This post originally appeared on my external blog, “Social Media Strategery.”
Over the last three years, I’ve met a lot of people who are their organization’s social media evangelist, lead, POC, pioneer, ninja, guru, etc., and I’ve met many others who are aspiring to take on that role. Hell, I even wrote my last post to help those people get started. While it’s easy to get caught up in all the hype that often follows the people in these roles – the promotions, the raises, the invitations to participate in selective working groups, the personal branding, the ability to make your living using Facebook and Twitter – I’d like to take this opportunity to help balance out the expectations.
The following statements aren’t necessarily good or bad, but they do paint a more realistic picture.
So, if you’re itching to become “the guy” at your organization when it comes to social media, be prepared:
- To be expected to know EVERYTHING about social media, not only about Twitter, Facebook, and wikis, but also all of the policies, trends, statistics, and laws too
- To know who else in your organization is also involved with social media and if you don’t, why not
- To encounter people who assume that because you’re on Facebook or Twitter while at work, that you’re never actually busy with anything
- To justify the return on investment (ROI) of all the time you spend using social media
- To get dozens of emails from people every time a there’s a negative, controversial media article discussing the risks of social media (you should have seen how many people pointed to the Wired article came out showing how terrorists could use Twitter and told me, “see, that’s why we shouldn’t use social media)
- To be always on, all the time. No matter what meeting you go into, there’s always a chance that you may have to give an impromptu presentation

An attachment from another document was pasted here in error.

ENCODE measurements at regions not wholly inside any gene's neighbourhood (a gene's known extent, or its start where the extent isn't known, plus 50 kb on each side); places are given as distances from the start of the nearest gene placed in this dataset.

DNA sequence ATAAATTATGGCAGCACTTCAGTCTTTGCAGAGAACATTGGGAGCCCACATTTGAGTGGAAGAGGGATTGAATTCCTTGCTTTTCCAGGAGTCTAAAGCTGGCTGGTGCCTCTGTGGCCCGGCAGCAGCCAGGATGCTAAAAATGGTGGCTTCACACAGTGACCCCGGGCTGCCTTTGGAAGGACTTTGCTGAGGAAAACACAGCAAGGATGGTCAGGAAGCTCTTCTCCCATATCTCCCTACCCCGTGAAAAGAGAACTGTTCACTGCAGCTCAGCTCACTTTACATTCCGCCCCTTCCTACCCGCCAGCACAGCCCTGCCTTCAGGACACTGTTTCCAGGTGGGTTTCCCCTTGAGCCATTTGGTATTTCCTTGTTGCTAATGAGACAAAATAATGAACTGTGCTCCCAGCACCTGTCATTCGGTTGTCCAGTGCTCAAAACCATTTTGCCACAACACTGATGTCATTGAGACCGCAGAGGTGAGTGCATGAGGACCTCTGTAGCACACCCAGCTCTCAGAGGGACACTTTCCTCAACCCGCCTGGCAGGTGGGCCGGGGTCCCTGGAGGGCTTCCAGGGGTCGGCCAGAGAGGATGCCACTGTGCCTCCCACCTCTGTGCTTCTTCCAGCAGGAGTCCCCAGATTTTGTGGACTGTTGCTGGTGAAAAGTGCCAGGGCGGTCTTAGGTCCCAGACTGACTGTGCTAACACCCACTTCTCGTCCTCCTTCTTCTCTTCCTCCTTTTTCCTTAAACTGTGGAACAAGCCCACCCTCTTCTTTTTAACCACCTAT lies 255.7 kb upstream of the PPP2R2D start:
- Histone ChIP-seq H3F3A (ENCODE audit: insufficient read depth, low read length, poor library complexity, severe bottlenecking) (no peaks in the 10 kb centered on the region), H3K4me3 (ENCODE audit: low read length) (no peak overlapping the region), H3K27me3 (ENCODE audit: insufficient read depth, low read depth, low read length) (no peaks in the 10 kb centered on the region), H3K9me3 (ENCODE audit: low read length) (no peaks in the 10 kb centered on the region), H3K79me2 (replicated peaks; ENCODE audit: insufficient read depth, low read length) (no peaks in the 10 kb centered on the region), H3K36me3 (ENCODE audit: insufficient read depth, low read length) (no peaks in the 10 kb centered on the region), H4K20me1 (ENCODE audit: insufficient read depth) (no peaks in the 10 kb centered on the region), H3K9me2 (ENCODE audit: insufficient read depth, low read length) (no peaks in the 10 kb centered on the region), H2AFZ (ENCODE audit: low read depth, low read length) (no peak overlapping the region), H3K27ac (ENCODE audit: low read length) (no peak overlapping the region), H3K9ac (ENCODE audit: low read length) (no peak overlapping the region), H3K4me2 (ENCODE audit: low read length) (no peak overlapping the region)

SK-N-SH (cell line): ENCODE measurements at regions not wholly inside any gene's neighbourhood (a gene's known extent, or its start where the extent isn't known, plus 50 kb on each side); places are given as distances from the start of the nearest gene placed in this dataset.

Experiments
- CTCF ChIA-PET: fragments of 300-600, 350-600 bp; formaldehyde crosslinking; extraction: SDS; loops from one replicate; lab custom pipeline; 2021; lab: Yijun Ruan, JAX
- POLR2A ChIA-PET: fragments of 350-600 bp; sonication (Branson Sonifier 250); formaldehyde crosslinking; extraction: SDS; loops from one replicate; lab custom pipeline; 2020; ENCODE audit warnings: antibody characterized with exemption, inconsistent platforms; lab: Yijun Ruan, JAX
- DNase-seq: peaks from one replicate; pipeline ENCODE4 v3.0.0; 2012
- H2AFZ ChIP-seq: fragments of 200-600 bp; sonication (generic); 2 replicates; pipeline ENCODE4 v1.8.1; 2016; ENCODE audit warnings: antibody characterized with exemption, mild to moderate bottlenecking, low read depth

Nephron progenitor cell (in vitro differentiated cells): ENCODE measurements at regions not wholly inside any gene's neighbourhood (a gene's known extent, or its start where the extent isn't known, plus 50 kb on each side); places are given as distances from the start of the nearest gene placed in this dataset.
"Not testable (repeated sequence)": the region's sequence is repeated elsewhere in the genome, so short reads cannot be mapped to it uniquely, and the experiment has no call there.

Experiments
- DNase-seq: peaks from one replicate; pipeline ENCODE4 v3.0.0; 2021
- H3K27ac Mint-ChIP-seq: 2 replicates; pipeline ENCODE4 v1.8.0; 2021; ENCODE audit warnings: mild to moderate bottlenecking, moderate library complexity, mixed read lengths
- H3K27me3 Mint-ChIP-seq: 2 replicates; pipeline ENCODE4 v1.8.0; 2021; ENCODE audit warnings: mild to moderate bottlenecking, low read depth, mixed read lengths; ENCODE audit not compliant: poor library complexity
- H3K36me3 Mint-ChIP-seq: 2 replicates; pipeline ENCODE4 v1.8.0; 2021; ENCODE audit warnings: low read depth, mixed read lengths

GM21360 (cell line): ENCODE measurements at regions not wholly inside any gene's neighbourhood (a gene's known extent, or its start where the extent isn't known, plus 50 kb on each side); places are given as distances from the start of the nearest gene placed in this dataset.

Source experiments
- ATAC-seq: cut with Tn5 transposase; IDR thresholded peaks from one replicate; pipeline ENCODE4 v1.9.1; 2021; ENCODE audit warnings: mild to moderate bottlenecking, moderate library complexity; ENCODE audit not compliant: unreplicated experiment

- To have people constantly asking you for your thoughts on the latest social media-related email/blog/memo/article/news/interview that came out
- To justify your existence to your managers when there are organizations who outsource their social media for a few cents per tweet
- To get inundated with requests like this – “I just read [insert social media link here]. Do you have like 30 minutes to meet with me so that I can ask you some basic questions?”
- To see your work (even within your own organization) turn up in other people’s work without any attribution
- To be told that “all this collaboration is great, but what real work have you accomplished?”
- To change teams and/or organizational alignment at least once
I’ve encountered all of these situations to varying degrees over the last three years, and at times, I’ve felt frustrated, excited, nervous, entrepreneurial, scared, sometimes all simultaneously, but through it all, I’ve always felt proud to be on the cutting edge of changes that need to be made. I’ve never wondered if it was worth it, and I can definitely say that I’ve always felt challenged and stimulated through it all.
If you’re considering being at the tip of the social media spear within your organization, make sure that you’re prepared…for everything.